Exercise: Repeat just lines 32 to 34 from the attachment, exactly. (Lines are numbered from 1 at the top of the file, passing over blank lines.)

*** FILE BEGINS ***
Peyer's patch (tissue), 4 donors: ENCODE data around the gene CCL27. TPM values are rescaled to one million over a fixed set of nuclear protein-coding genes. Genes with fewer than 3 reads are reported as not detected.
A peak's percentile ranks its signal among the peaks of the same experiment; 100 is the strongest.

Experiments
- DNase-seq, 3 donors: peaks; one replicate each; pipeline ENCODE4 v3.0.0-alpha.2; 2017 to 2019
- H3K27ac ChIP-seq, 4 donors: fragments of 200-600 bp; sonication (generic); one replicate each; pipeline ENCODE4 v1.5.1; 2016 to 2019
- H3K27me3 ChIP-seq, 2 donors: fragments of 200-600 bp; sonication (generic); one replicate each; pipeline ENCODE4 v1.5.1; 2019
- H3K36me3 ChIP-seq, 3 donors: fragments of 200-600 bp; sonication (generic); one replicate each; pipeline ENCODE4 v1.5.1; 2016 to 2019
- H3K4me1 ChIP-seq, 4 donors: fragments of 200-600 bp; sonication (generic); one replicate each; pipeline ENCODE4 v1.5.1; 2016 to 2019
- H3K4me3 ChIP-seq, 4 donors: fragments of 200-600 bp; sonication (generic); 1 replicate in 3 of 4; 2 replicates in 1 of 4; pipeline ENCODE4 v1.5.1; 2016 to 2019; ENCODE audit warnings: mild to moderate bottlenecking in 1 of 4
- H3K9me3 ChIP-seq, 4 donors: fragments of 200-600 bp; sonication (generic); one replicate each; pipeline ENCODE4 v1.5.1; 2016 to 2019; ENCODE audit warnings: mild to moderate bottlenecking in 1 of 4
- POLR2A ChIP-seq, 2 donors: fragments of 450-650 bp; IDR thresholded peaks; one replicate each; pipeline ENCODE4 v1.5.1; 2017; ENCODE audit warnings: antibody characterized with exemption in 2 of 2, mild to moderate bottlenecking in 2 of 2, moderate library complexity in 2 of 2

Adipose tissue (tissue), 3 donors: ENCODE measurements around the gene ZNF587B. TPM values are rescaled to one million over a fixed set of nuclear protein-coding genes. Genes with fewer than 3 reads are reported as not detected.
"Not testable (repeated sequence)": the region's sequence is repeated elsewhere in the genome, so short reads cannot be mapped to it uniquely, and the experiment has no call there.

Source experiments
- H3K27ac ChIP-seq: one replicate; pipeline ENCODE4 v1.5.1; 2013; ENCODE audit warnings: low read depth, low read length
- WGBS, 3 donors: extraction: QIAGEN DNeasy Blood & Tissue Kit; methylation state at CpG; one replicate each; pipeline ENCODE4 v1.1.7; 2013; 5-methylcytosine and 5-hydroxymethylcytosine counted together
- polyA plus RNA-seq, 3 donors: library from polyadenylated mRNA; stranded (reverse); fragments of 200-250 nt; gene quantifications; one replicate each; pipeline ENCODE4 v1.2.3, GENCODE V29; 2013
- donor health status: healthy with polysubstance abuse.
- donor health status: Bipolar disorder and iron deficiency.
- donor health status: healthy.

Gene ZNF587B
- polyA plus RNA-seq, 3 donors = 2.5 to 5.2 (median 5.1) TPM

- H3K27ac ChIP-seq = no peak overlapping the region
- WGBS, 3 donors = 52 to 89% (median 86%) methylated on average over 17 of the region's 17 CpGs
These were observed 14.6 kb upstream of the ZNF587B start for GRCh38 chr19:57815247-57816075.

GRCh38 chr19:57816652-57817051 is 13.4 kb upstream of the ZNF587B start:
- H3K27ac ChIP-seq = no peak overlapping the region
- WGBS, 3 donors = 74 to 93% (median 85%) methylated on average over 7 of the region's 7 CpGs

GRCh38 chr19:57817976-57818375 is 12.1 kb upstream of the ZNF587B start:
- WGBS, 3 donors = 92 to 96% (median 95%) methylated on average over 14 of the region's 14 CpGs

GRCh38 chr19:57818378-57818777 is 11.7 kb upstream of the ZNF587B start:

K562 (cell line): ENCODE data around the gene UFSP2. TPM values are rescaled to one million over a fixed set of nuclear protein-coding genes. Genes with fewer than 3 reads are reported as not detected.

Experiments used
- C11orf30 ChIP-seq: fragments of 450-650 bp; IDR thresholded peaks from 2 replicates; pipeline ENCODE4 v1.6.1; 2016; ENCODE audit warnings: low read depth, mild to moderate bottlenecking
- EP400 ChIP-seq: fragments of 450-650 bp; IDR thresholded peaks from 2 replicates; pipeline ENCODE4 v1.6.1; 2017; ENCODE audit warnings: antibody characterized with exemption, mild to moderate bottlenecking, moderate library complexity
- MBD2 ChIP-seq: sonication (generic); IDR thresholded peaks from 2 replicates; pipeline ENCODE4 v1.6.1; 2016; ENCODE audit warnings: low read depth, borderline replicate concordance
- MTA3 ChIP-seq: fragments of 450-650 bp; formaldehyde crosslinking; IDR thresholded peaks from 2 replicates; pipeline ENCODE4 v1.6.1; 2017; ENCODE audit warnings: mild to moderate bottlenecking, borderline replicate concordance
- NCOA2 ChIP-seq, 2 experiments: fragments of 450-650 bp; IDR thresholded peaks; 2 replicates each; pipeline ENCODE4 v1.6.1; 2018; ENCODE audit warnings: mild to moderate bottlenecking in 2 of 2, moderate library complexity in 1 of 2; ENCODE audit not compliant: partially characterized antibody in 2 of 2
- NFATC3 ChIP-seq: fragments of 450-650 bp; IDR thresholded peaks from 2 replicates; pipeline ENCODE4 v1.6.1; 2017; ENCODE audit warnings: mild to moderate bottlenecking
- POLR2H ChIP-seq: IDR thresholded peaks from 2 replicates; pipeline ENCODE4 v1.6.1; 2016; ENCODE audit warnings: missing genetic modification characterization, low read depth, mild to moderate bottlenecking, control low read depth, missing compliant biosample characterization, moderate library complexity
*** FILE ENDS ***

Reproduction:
K562 (cell line): ENCODE data around the gene UFSP2. TPM values are rescaled to one million over a fixed set of nuclear protein-coding genes. Genes with fewer than 3 reads are reported as not detected.

Experiments used
- C11orf30 ChIP-seq: fragments of 450-650 bp; IDR thresholded peaks from 2 replicates; pipeline ENCODE4 v1.6.1; 2016; ENCODE audit warnings: low read depth, mild to moderate bottlenecking